Description of the payload
This flight was performed to send to the stratosphere several payloads developed as part of the Undergraduate Student Instrument Project (USIP), a NASA Science Mission Directorate initiative to enable student-led scientific and technology investigations, while also providing crucial hands-on training opportunities for future US researchers. USIP payloads are often included as "piggyback" loads on NASA balloon technological missions.
In this mission, the three payloads transported were:
GASP (Gas Abundance Sensor Package) a stand-alone science instrument developed throught a cooperation between the Catholic University of America and NASA Goddard Space Flight Center that is able to measure the concentration of the target gases such as CO2 and methane, which are important constituents for different planetary atmospheres. Unlike remote sensing techniques that can only estimate the concentration of target gases in a wide landscape, this instrument can provide spatial sampling for the gas concentrations and identify the characteristics of the atmosphere.
MIRCA (Micro Return Capsule) is a planetary entry probe re-entry demonstrator designed by NASA Goddard Space Flight Center, for the Cubesat Application for Planetary Entry Missions, a high-performing Cubesat system which includes a propulsion module and miniaturized technologies capable of surviving atmospheric entry heating, while reliably transmitting scientific and engineering data. MIRCA is expected to validate key system technologies, including advanced miniaturized sensors and supporting technologies. The prototype also serves to establish geometric and mass properties required to analyze its aerodynamic performance under varying flight regimes.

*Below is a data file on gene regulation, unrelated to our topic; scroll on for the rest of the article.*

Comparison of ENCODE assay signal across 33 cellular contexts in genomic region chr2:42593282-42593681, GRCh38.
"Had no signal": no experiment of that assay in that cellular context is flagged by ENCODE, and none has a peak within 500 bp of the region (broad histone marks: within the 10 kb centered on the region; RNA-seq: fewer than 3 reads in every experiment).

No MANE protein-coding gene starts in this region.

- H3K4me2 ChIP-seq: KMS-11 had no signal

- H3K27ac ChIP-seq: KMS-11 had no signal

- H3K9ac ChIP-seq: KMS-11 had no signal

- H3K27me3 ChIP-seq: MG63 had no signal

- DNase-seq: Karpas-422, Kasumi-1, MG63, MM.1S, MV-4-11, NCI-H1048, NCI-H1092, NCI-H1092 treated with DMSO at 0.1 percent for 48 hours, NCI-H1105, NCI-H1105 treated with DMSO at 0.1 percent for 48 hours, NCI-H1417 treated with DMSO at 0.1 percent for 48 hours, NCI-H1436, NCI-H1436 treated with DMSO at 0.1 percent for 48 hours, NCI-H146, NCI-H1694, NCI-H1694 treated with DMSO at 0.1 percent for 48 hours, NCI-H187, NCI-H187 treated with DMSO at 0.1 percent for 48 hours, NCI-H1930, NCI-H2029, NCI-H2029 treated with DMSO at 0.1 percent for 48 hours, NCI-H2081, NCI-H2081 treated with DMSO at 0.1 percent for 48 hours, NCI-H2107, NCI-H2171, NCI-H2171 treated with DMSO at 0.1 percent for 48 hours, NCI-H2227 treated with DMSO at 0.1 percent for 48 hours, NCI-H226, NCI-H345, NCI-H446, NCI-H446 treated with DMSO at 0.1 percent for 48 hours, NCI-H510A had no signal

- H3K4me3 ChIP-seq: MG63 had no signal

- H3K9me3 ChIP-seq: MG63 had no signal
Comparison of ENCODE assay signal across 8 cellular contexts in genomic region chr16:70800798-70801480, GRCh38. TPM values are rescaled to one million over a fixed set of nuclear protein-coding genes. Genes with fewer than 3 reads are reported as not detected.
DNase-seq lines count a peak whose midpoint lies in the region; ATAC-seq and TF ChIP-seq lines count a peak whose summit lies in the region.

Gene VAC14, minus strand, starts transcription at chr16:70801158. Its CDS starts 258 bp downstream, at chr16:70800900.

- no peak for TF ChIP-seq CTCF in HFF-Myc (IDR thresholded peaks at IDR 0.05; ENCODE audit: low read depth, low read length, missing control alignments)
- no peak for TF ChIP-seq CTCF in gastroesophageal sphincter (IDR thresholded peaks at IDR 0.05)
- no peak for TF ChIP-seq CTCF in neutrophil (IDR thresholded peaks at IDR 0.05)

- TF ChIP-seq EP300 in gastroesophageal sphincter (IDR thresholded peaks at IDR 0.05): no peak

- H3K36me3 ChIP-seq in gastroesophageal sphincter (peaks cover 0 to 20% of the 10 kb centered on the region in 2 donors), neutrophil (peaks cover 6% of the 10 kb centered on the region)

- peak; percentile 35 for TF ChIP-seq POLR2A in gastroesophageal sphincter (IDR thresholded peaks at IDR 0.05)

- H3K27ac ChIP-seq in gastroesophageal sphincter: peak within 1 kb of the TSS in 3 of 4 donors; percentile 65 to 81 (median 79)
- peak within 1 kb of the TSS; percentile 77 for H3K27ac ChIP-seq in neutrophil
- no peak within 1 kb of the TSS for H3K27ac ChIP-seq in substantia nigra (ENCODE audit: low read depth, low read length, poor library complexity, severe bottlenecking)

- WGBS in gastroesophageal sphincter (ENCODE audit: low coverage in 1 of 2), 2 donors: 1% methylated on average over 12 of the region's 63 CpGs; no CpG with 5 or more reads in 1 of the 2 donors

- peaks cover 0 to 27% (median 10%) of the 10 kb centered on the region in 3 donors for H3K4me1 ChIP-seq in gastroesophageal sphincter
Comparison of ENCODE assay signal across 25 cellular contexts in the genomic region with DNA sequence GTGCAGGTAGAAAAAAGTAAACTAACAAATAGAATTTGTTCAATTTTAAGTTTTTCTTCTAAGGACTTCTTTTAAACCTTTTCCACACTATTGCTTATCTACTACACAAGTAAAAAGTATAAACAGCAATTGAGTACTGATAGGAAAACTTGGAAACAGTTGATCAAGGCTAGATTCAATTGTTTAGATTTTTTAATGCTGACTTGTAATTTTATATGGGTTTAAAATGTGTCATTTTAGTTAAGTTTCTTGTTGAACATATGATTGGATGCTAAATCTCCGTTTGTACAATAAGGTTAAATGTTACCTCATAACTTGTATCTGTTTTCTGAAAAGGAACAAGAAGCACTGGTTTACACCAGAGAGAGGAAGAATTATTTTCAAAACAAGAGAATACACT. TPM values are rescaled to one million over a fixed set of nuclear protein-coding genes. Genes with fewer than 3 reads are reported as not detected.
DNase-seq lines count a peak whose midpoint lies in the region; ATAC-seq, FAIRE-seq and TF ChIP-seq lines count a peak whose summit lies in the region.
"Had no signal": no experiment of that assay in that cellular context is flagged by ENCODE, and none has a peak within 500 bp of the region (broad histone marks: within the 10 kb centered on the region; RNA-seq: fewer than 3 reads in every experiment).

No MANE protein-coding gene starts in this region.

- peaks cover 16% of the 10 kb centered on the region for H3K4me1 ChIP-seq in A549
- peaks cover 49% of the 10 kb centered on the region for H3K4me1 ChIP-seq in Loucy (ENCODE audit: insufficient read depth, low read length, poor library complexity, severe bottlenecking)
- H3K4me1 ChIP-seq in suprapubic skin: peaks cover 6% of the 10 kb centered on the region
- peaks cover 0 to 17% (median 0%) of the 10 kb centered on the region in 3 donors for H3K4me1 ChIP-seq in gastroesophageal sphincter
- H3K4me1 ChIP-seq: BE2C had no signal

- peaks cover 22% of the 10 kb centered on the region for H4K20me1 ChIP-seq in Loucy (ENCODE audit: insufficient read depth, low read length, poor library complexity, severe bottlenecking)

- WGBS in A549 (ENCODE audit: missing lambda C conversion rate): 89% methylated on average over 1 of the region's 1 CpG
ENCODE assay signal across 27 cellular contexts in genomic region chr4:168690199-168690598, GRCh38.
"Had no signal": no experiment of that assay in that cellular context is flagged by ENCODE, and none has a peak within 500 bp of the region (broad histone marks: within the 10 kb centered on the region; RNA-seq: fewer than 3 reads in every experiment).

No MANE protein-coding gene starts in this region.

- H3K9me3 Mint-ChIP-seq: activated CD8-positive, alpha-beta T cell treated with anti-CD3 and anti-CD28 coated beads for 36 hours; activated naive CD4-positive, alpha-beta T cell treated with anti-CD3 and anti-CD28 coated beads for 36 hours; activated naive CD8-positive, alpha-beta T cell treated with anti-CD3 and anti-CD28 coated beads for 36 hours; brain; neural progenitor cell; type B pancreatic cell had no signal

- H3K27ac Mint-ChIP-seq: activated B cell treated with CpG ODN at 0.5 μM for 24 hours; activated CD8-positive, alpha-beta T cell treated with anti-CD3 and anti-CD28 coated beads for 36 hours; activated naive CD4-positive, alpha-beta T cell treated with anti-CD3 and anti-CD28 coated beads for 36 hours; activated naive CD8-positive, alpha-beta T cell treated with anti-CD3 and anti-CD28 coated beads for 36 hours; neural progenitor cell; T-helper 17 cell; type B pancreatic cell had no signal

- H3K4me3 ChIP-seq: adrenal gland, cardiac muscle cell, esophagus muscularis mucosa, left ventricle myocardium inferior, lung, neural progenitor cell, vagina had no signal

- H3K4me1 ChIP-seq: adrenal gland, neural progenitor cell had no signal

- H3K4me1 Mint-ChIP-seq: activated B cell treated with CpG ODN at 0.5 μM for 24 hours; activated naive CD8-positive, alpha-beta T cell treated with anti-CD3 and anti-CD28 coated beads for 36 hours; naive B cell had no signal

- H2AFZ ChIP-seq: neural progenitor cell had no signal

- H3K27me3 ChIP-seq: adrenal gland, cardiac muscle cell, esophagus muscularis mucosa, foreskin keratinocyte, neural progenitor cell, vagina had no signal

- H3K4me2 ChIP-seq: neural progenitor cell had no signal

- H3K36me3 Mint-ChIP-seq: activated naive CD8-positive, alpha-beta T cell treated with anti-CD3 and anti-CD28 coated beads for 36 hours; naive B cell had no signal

HUSCEE is an experiment developed by undergraduate students of atmospheric chemistry from Harvard University. The goal of the instrument is to measure halogen chemistry and ozone in the atmosphere.
Details of the balloon flight and scientific outcome
Launch site: Scientific Flight Balloon Facility, Fort Sumner, (NM), US
Balloon launched by: Columbia Scientific Balloon Facility (CSBF)
Balloon manufacturer/size/composition: Zero Pressure Balloon Aerostar - 4.000.000 cuft
Flight identification number: 686N
The balloon was launched by dynamic method, from Ft. Sumner, New Mexico, at 15:06 utc on August 24, 2018. The ascent was flawlessly and by 17:00 utc the balloon reached float altitude of 96.000 feet. Minutes later the top valve was actuated to start a slow and sustained descent during the remainder of the flight.
At 20:40 utc, after moving barely 50 miles west of the launch site (see the map at left) and while it was flying at 58.000 feet the mission was terminated. Payload descended southwest of Santa Rosa, New Mexico totalling about 6 hours from launch to landing.
External references and bibliographical sources